Para los que quieran leer el articulo que salio en diario local el proximo dia. Aqui les va:

http://www.estrellaarica.cl/site/edic/20040421055335/pags/20040421062505.html

 

 

Remembering Amazing Women on International Women’s Day

March 8, 2014

For international women’s day, I want to remember 15 women who have inspired me one way or another through their activism, music, poetry, painting or spirituality. All of these women and countless more give me the source of inspiration and desire to continue planting seeds of hope and compassion in this chaotic world of ours.
In no particular order, here they are:

Comandanta Ramona

Suheir Hammad

Violeta Parra

Miriam Makeba

Mercedes Sosa

Wangari Maathai

Mother Teresa

Dorothy Day

Frida Kahlo

Anita Tijoux

Joan Baez

Las Jilguerillas

Julieta Venegas

Tracy Chapman

Sweet Honey in the Rock
(Song in honor of Ella Baker)

Aqui les dejo esta cancion de Dos Vientos De Voz Y Fuego que se llama Porque Esto Ya Comenzo. Esta cancion esta en el CD, EZLN: El Fuego y la Palabra en el disco de la Dignidad. Disfruten de esta rola.

Community Connection-December 2013-January 2014 Issue

January 27, 2014

Here is the Community Connection for the month of December and January. In the Community Connection, you will find articles relating to:
1. Your health
2. The power of community as various organizations got together to defeat the motion that L.A. City Council member Tom LaBonge was planning on implementing which would have banned public feeding in L.A
3. Articles on housing-such as Housing Authority of the City of L.A. (HACLA) not letting the residents of Jordan Downs in Watts know bout the health risk in their vicinity
4. My article dealing with homeless veterans as well as my poem, Remembering Me on Thanksgiving and Christmas
5. Latest info on the Stop LAPD Spying Coalition
6. Take Back the Night event in Skid Row
7. Information on a Produce Market in South L.A.
8. A great article on the passing of one of Skid Row’s legend-Blu
9. Information on the Homeless Bill of Rights and finally
10. Pictures of the struggle for Human Rights in Skid Row, South L.A. and Beyond.
Here is the paper that writes about issues that you won’t find in the L.A. Times. Enjoy:
http://cangress.files.wordpress.com/2013/12/dec13jan14-print-color.pdf

Remembering the Homeless Veterans

November 11, 2013

As we celebrate Veterans Day, let us not forget the thousands of homeless veterans that are in our communities. They may not get the special treatment, or be asked to join in a parade, but like every other soldier, they put their time and energy and deserve to be recognized. I am always amazed at how people can “support” the troops or have campaigns to bring the troops home. But, when those troops come back to the United States, they become unknown soldiers. This is especially the case with homeless people who have given their commitment to fight for this country but we haven’t seen this country fight for them.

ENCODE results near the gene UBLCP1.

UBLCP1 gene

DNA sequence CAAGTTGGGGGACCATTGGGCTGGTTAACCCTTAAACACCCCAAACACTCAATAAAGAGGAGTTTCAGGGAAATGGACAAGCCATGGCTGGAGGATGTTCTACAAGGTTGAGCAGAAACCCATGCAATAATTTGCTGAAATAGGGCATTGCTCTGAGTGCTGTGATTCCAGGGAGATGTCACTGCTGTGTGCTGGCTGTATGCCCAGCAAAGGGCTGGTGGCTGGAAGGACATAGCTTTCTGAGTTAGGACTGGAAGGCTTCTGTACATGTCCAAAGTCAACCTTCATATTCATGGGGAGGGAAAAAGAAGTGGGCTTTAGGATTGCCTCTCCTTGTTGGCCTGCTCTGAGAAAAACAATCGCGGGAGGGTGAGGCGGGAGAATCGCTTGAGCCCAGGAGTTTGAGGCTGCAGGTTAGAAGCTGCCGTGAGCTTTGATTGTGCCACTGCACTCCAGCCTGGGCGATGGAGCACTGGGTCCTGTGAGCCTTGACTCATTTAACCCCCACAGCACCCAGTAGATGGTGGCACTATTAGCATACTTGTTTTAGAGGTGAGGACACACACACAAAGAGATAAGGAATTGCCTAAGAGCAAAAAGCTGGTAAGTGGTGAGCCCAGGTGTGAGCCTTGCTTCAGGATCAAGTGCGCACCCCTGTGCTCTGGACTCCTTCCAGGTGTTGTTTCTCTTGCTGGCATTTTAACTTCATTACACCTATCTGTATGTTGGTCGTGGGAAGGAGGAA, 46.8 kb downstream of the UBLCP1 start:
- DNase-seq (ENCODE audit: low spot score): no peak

We have seen too many homeless veterans on our streets. We have seen a lot of our soldiers come back from war torn countries and not be given the proper care to deal with their PTSD. Instead of thanking our veterans for putting their life at risk, we have seen this country turn their backs on them. We can continue to have Veterans Day as a holiday but what good is that if its only to be use as a photo op for the President or any other politician.

Let’s really honor our Veterans by taking care of our Homeless Veterans, especially women. The general public has a perception that women who are veterans are nurses, file paperwork and not engage in combat. That is what mainstream media wants us to think about women in uniform. The truth is that women have also been on the front lines. They have also given their fair share but when they come back to their communities, they realize that resources for women veterans are very scarce. There are not that many resources catered to this population and that is a tragedy in itself. Women in the military not only have to deal with Military Sexual Trauma (MST) but the barriers that they have to deal with once they go to their communities is even more shocking. The lack of VA services catered for women is an issue. Many women feel disrespected when seeking services at the VA because they feel that men would not treat them as equal. They feel that men would just look at them as someone who didn’t have the same combat experience as their male counter parts did.

The VA office has unveiled a 5 year plan to end Veteran Homelessness. While that may sound nice, we would have to see. The problem with all these “strategic” plans to end homelessness, is that every city and state practically has one. It is basically lip services in my eyes. I have seen too many strategic plans to end homelessness come and go and the problem is still there. A 5 year plan to end Veterans Homelessness is like saying the United States in 5 years will stop invading and occupying countries in the world. It’s not going to happen. I wish we can end Veteran Homelessness in 5 years. I wish the United States will stop invading and occupying countries. But, I have to be realistic. It’s not going to happen. I can’t believe I said that but its a dead fact. Only time will tell. In the mean time, let’s not forget our brothers and sisters in the streets, who continue to be on the front lines.

Here is a poem, I wrote in honor of our Homeless Veterans.

UNKNOWN SOLDIER

My name is Fred and I am a Vietnam Veteran.
At the time of my deployment, I was fired up.
I was ready to go to war and defend my country.
I was given the proper tools
and was well prepared to battle.
But, something changed when I got to Vietnam.
Something in me realized this wasn’t right.
A lot of my fellow soldiers had second thoughts.